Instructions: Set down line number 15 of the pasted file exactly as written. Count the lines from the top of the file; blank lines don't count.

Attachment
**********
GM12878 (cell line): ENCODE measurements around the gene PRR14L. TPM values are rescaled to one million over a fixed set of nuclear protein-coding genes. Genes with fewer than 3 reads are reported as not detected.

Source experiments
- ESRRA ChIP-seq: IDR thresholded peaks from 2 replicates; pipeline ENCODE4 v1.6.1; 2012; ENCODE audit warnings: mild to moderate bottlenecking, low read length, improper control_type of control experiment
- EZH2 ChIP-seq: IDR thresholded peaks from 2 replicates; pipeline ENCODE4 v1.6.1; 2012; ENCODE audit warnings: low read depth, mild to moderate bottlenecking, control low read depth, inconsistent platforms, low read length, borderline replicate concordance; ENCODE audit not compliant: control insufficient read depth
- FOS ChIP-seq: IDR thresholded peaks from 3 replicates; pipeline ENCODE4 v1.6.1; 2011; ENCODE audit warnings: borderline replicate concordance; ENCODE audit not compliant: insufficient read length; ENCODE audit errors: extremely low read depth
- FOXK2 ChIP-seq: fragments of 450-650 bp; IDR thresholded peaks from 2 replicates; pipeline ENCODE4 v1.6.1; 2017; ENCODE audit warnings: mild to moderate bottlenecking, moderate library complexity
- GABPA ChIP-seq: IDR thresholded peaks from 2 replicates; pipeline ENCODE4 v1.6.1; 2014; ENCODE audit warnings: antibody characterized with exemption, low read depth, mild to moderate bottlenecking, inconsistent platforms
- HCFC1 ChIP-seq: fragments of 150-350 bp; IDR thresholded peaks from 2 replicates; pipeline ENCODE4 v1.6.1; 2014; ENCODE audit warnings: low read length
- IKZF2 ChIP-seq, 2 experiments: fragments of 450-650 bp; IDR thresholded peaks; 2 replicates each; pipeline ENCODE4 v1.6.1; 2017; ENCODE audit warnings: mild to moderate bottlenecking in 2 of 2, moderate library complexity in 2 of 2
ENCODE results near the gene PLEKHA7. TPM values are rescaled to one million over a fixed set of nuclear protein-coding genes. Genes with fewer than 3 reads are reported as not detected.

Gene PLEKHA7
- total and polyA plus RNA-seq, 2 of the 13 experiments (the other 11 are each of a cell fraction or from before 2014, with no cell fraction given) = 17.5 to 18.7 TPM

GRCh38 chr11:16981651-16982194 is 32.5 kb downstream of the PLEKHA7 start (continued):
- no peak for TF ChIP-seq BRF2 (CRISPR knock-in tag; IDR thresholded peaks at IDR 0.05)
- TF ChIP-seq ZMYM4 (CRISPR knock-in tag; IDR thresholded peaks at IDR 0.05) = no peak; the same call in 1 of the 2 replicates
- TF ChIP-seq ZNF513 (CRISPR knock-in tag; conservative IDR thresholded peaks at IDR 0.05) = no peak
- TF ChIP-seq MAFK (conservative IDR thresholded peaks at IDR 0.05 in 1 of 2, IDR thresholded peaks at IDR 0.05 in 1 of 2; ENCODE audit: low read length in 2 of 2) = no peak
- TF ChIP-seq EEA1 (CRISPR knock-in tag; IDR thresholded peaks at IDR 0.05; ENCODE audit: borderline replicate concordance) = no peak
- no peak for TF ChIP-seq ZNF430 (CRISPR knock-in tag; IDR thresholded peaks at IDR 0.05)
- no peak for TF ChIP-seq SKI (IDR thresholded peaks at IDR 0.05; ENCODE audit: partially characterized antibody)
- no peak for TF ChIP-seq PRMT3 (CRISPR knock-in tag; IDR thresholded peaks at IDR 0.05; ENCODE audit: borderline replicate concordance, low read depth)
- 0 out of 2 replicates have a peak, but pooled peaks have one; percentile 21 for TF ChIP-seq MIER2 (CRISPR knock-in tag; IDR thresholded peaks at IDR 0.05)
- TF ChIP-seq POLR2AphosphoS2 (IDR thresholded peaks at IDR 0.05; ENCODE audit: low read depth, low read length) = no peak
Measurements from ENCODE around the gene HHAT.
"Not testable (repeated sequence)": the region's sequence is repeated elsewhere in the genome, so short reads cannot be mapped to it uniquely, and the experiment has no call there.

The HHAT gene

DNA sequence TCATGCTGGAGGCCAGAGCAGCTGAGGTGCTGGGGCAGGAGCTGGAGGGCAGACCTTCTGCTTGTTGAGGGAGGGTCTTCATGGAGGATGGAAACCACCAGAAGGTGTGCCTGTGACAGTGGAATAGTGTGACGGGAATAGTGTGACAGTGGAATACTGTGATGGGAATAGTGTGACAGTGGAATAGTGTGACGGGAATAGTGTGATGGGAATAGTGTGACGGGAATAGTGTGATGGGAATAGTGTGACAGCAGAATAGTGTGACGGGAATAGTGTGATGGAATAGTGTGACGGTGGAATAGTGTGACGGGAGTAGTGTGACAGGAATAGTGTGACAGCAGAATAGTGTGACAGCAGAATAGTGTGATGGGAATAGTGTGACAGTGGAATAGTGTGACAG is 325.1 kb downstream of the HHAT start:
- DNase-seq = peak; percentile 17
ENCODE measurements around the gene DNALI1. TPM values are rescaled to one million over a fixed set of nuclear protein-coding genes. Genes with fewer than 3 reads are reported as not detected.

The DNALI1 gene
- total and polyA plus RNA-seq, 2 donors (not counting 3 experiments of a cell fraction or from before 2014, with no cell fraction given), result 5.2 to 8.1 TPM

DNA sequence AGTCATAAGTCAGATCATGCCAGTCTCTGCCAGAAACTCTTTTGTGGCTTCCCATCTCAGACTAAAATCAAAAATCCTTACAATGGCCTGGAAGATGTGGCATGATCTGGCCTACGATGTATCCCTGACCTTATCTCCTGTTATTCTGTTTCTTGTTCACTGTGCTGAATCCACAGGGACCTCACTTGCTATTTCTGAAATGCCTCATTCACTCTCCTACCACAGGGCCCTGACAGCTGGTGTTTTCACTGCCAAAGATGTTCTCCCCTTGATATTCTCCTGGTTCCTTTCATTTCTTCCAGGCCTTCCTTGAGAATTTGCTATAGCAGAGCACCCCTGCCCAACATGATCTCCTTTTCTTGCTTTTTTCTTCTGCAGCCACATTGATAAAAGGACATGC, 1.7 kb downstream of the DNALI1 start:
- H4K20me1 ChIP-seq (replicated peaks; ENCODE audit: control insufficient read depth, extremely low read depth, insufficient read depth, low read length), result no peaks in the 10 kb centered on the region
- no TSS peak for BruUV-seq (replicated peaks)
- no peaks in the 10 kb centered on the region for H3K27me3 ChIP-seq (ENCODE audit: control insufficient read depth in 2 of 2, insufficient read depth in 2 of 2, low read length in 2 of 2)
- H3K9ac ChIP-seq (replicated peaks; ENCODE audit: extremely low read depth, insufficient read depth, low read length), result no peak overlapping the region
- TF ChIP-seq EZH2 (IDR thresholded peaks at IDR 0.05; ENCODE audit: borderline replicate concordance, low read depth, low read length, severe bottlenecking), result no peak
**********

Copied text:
- TF ChIP-seq ZMYM4 (CRISPR knock-in tag; IDR thresholded peaks at IDR 0.05) = no peak; the same call in 1 of the 2 replicates